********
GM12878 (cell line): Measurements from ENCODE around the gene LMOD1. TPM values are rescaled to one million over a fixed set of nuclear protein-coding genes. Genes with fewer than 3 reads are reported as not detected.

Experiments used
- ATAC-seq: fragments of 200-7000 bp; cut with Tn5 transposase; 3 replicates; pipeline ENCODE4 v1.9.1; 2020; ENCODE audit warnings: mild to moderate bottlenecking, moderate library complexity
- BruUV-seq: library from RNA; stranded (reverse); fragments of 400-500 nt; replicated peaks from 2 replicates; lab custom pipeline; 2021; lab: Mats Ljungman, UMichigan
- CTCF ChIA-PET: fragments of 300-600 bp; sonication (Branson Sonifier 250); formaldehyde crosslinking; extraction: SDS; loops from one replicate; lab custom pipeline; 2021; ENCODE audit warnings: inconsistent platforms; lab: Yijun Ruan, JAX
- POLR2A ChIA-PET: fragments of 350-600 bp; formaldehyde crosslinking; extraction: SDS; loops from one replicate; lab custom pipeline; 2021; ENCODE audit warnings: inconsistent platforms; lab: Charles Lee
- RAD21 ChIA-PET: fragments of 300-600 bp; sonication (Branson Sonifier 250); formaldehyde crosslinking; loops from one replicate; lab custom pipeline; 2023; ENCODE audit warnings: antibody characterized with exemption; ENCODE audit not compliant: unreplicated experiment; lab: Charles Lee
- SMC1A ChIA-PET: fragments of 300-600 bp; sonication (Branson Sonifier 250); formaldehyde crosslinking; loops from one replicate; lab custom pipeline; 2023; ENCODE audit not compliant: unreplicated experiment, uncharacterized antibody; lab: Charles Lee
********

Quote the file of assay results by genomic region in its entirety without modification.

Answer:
GM12878 (cell line): Measurements from ENCODE around the gene LMOD1. TPM values are rescaled to one million over a fixed set of nuclear protein-coding genes. Genes with fewer than 3 reads are reported as not detected.

Experiments used
- ATAC-seq: fragments of 200-7000 bp; cut with Tn5 transposase; 3 replicates; pipeline ENCODE4 v1.9.1; 2020; ENCODE audit warnings: mild to moderate bottlenecking, moderate library complexity
- BruUV-seq: library from RNA; stranded (reverse); fragments of 400-500 nt; replicated peaks from 2 replicates; lab custom pipeline; 2021; lab: Mats Ljungman, UMichigan
- CTCF ChIA-PET: fragments of 300-600 bp; sonication (Branson Sonifier 250); formaldehyde crosslinking; extraction: SDS; loops from one replicate; lab custom pipeline; 2021; ENCODE audit warnings: inconsistent platforms; lab: Yijun Ruan, JAX
- POLR2A ChIA-PET: fragments of 350-600 bp; formaldehyde crosslinking; extraction: SDS; loops from one replicate; lab custom pipeline; 2021; ENCODE audit warnings: inconsistent platforms; lab: Charles Lee
- RAD21 ChIA-PET: fragments of 300-600 bp; sonication (Branson Sonifier 250); formaldehyde crosslinking; loops from one replicate; lab custom pipeline; 2023; ENCODE audit warnings: antibody characterized with exemption; ENCODE audit not compliant: unreplicated experiment; lab: Charles Lee
- SMC1A ChIA-PET: fragments of 300-600 bp; sonication (Branson Sonifier 250); formaldehyde crosslinking; loops from one replicate; lab custom pipeline; 2023; ENCODE audit not compliant: unreplicated experiment, uncharacterized antibody; lab: Charles Lee